Mr Mnguni asked what was causing the high failure rate of co-operatives, and how these amendments would improve the situation. He was particularly interested in the tax issues.
Ms M Dikgale (ANC, Limpopo) asked whether the Congress of Traditional Leaders (CONTRALESA) had been consulted, in particular in relation to land issues.
The Chairperson asked whether the survivalist co-operatives were likely to be incentivised to remain small, in order to avoid more complex auditing and accounting requirements.
Mr K Sinclair (COPE, Northern Cape) asked how the Bill would tackle ownership issues in co-operatives, pointing out that often only a minority of members contributed towards profitability.
Mr Ndumo replied that there were a few key reasons for business failure. Firstly, it was recognised that there were complexities in managing the democratic association of members. It was recognised that the current ownership enabled a lot of cooperative members to “free ride”. The Bill set out principles designed to tackle this problem, and to clarify which members would be entitled to payments, through the Codes of Good Practice and Good Governance. There were, in particular, policies on remuneration of cooperative members, based on effort. Arguments as to contributions had also given rise to significant conflict within co-operatives in the past, and this would be addressed through the Tribunal and conflict resolution framework.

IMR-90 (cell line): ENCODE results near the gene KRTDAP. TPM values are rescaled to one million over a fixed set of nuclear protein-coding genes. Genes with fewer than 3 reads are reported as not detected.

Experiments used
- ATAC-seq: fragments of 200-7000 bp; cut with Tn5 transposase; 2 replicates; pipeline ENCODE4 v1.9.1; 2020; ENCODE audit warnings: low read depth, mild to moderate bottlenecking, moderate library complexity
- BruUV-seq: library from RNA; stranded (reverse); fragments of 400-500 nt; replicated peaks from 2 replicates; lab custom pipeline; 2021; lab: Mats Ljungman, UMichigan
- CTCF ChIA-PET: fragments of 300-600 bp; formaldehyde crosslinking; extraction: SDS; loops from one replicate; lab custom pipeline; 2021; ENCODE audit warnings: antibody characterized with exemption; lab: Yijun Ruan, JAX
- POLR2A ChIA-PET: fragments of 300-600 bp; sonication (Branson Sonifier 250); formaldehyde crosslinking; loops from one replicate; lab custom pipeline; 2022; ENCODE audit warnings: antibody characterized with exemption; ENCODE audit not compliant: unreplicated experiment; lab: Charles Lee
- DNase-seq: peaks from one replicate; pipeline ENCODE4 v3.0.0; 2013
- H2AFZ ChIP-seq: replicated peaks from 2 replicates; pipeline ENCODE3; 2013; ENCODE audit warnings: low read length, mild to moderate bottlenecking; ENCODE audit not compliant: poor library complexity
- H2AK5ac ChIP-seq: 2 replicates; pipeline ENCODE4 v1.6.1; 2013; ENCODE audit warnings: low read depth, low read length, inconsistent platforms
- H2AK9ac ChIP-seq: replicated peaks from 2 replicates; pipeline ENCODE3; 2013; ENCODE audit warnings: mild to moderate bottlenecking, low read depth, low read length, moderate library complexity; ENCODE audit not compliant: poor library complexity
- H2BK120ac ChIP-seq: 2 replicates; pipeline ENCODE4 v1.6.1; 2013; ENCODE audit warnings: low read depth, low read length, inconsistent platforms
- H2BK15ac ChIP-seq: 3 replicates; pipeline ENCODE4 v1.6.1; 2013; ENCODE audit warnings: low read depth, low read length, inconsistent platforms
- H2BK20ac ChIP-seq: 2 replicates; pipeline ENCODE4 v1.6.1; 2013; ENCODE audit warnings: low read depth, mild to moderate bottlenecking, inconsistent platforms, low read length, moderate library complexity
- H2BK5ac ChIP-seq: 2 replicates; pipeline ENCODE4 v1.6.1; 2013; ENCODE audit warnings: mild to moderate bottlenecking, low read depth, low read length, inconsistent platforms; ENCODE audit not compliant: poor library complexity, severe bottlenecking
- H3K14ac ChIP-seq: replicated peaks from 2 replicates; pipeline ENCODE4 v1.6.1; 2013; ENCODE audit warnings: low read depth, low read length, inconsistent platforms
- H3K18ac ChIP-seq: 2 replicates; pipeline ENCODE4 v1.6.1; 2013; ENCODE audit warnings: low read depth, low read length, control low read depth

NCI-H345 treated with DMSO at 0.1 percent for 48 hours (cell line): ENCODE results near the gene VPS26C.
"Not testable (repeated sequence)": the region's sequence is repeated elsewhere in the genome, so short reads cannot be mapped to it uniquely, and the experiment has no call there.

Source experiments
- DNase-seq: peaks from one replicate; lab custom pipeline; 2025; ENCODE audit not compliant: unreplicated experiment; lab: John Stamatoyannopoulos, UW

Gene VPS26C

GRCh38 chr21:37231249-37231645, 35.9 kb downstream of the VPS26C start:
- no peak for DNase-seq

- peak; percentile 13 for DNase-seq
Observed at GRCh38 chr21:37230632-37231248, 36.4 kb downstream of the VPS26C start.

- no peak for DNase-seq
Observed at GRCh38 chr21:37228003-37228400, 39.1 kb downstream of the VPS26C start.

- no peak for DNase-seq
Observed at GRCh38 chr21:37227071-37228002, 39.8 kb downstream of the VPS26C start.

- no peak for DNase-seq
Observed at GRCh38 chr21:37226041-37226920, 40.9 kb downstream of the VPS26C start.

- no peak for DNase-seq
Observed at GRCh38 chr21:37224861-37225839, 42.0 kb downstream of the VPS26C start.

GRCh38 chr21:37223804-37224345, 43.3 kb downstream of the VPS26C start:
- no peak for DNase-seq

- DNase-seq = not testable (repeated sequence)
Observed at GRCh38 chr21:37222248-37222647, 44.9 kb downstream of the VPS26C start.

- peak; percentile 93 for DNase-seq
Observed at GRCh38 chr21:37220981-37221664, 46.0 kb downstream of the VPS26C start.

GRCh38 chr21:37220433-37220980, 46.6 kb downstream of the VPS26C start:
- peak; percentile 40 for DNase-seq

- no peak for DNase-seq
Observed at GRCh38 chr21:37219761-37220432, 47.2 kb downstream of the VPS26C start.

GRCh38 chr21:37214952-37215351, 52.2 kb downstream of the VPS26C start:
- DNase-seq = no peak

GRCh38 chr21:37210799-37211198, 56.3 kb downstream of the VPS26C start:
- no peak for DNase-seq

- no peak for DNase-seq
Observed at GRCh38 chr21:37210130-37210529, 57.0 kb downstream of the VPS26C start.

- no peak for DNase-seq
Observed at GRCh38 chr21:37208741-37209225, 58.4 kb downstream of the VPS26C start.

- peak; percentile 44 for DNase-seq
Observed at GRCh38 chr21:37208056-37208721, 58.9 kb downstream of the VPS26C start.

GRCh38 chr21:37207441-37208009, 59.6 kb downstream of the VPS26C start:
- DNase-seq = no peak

Secondly, there was confusion over running a co-operative, rather than an enterprise with employees. Managers did not appreciate the collective nature of running a co-operative.